Fernanda Muñoz-Newsome’s Scottish iteration of INCHOATE BUZZ, an immersive and atmospheric collaborative performance at Glasgow’s Tramway featured work by Fernanda Muñoz-Newsome and invited artists SERAFINE1369, Eve Stainton, and Isabel Rosa Muñoz-Newsome, alongside the work of core collaborators, Josh Anio Grigg, sound designer and new media artist, India Harvey, artist and researcher, and light designer Charlie Hope. The performance, made up of four parts, focuses on the idea of ‘relational presence with our environments and each other’, with the intention of ‘re-orientation’ through somatic practice, sound, dance, sensory objects, voice, and collective movement.
The foyer was busy when we arrived and the air was hot. Upon invitation many of us took our shoes off, creating a pool of footwear which spread into the edges of the crowd. The show also involved optional minimal touch, and red wristbands were available to indicate if you would rather not participate in this (during the performance the artists also signalled when touch would happen so you could choose to participate or not in the moment). The venue doors remained closed as we waited; I was perching on the mezzanine with a vodka orange when I noticed fellow attendees funnelling into the venue. The space was cavernous and dark but warmly lit, with chairs available to sit on as well as purpose made cushions and carpet shapes distributed across the floor designed by India Harvey.
Our bodies built more heat together as Fernanda Muñoz-Newsome began initiating our participation. Falling in step, we pulled our hands along our arms one by one, slowly over our shoulders and our faces, and down to our stomachs, breathing intentionally. We collectively moved in this way until the synchronised motion was interrupted with the reminder that our stomachs connect to our “anus(!)”; a body part the crowd hesitated to touch, causing a break with instruction. It was funny. Challenging us not to be ashamed of our bodies and breaking the ice it shaped the opening of the performance as an abstract gastro-intestinal focus group, like a yoga session dedicated to the gut. There was an optional group huddle before we were encouraged to follow the directions on the small pieces of paper we had been given upon entering. They asked us to connect with a partner and study the space. Walking backwards, and then lying down beside two friends, I talked with them about a dream I’d had recently and we felt the texture of the performance cushions together, it was infantile and relaxing.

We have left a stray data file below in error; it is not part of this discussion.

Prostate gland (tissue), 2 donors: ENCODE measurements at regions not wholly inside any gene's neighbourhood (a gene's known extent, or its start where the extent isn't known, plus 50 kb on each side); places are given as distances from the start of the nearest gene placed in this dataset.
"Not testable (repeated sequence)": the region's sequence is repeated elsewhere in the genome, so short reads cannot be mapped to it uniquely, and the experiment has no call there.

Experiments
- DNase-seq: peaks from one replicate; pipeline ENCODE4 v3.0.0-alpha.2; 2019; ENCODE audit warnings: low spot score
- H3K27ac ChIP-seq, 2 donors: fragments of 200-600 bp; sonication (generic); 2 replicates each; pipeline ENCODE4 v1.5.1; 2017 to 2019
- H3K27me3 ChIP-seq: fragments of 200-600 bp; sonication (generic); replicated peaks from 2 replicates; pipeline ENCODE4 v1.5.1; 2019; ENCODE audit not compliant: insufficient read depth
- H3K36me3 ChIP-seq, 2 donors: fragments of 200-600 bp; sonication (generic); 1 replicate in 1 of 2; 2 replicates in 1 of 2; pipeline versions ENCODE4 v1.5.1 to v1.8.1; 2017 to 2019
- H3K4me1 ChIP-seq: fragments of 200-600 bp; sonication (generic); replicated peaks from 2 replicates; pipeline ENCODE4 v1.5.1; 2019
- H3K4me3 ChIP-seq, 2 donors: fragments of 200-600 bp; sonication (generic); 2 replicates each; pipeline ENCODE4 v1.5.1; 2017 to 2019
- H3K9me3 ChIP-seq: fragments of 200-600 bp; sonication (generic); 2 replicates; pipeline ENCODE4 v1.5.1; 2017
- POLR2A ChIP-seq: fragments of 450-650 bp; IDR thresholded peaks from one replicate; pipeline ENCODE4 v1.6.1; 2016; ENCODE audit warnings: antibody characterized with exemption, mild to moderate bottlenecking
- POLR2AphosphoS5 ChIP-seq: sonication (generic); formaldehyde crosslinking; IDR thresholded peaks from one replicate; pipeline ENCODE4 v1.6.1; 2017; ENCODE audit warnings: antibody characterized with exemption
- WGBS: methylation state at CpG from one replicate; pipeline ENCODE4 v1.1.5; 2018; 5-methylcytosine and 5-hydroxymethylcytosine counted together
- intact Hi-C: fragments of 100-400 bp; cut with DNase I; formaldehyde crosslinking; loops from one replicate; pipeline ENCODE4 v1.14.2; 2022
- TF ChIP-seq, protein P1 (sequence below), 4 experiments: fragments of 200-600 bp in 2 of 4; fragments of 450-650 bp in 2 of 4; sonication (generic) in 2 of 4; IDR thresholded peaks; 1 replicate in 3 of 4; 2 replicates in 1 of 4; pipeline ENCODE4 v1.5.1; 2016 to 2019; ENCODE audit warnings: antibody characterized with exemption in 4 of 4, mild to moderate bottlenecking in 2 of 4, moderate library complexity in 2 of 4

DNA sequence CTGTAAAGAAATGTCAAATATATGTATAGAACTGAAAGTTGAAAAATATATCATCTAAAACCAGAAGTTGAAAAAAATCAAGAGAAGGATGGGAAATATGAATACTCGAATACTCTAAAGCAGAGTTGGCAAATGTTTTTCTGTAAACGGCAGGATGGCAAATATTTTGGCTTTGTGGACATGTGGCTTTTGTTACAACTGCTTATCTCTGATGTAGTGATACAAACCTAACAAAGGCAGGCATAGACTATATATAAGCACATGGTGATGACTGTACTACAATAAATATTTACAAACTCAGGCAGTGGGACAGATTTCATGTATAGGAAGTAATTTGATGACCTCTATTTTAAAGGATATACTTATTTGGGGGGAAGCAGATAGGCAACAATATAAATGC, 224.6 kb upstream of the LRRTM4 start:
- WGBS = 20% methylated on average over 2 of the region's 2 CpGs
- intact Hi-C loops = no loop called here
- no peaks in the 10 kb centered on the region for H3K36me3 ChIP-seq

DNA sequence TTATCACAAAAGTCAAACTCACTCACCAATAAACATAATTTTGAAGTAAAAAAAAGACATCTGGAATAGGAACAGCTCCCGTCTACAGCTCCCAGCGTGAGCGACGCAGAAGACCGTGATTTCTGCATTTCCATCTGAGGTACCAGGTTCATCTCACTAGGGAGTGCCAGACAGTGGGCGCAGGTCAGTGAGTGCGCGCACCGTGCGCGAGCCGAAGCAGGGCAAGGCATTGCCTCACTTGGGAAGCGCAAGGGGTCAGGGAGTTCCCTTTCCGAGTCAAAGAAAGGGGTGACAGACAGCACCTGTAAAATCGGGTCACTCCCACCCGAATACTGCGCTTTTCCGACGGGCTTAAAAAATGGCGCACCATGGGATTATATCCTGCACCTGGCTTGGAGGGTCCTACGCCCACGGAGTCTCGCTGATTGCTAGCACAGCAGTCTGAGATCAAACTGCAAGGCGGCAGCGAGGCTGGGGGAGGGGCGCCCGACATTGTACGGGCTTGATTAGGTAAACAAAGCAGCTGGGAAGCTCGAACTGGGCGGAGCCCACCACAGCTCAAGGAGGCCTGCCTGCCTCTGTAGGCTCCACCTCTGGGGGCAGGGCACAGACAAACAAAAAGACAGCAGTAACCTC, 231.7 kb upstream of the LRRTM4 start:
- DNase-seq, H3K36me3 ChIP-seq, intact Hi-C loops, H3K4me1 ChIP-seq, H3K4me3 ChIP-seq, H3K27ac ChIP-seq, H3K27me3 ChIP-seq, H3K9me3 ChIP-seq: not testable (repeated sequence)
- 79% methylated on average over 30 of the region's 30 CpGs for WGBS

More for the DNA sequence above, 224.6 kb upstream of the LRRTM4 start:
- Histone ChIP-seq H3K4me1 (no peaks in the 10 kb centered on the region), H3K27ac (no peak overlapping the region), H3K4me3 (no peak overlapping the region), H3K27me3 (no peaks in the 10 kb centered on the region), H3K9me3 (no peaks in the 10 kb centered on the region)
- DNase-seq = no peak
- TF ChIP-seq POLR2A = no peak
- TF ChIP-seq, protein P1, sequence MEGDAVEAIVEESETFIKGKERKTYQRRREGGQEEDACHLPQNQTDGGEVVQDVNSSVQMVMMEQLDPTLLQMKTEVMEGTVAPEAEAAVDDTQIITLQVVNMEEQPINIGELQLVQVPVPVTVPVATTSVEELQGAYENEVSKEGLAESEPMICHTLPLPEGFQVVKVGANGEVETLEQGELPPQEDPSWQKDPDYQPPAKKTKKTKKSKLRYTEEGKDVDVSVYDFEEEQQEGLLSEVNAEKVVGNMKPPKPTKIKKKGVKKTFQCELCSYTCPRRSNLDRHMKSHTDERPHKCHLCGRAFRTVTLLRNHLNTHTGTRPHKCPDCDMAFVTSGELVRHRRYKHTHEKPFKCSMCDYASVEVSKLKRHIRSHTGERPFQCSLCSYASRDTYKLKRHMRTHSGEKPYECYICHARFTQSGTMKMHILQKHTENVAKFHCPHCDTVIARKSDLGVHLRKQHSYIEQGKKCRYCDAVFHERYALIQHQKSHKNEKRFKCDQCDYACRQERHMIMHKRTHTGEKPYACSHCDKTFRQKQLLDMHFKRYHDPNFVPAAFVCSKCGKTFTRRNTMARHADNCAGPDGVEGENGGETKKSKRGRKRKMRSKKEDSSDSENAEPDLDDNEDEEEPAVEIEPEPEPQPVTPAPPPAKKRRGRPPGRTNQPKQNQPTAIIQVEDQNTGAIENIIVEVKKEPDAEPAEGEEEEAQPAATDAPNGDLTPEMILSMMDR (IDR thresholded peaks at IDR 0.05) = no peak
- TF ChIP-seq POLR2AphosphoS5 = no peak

Given time to sit in the shadows, we listened to what seemed like the voice of the hypnic-hallucinogenic sensations that can happen when you fall asleep; it spoke of half-remembered shopping lists, turning into surreal descriptions of herbs and phantom bodily sensations. It is in this sleepiness that SERAFINE1369 began to move, sound-tracked by a string of horoscope details like an astrological shipping forecast which was broken down into minutes, tracking time and cosmic shifts very slowly. Time began feeling heavier, and field recordings of rainfall brought with them a sense of outsideness. I felt like I was somewhere else, resting and listening as the earth turned. Meanwhile, SERAFINE1369 moved past us like a planet, mapping invisible ley-lines as if on a celestial route.
This esotericism merged into Eve Stainton’s suspense-driven rave scene which felt like a dance in the belly of the earth. Their presence channelled a concentrated energy and a rise in the pulse of the room to a Mica Levi soundtrack (which felt appropriate for Glasgow as Levi also created the haunting score to Glasgow-set Under the Skin  by Jonathon Glazer). It was trippy, full of undercurrents of sound that never completely broke the surface. Stainton danced in bursts, chopping the air, limbs angular, with their body hyper-focussed in a powerful rhythmic gait.
The evening ended with a moody, melodic performance from Isabel Muñoz-Newsome. Outside noise infiltrated the space again, this time instead of rainfall we hear dogs, “a Pomeranian and some kind of Chihuahua”, whose barks come in through a window. Everything remained somehow musical despite the distorted sounds and the jarring yowls that flooded across the room. It reminded me of Gaston Bachelard commenting that when you get used to it, the sound of the traffic can become like the sound of the ocean. Muñoz-Newsome’s shimmering jacket was a reassuring focal point as I let my body rest and the sparkles blur in my eyes. Gently the evening came to a close, and somnambulant we retrieved our bags and slowly left the space. It felt like leaving the cinema in the daytime, coming out of darkness into hazy light, your body softer and your thoughts soundless against the volume and boldness of the film that has just been watched.
Words Gwen Dupré
REVIEW: Fernanda Muñoz-Newsome: INCHOATE BUZZ TRAMWAY 21st April 2023, 7:00-9.30pm
Commissioned by CONTINUOUS Dance Network with Siobhan Davies Studios (London), BALTIC Centre for Contemporary Art (Gateshead) and Tramway (Glasgow). CONTINUOUS is partnership network that tours dance to gallery spaces across the UK, it seeks to advance the creation, presentation and development of audiences for experimental contemporary dance within visual arts contexts.
INCHOATE BUZZ is conceived and curated by Fernanda Muñoz-Newsome
Invited artists and performances by: Fernanda Muñoz-Newsome, SERAFINE1369, Eve Stainton and Isabel Muñoz-Newsome
Core artists and collaborators:
Sound/ new media design Josh Anio Grigg
Set design India Harvey
Light design Charlie Hope
Producer Eve Veglio-Huner
Production manager Josh Anio Grigg
Supported by Arts Council England, CONTINUOUS Network, Siobhan Davies Studios and Tramway.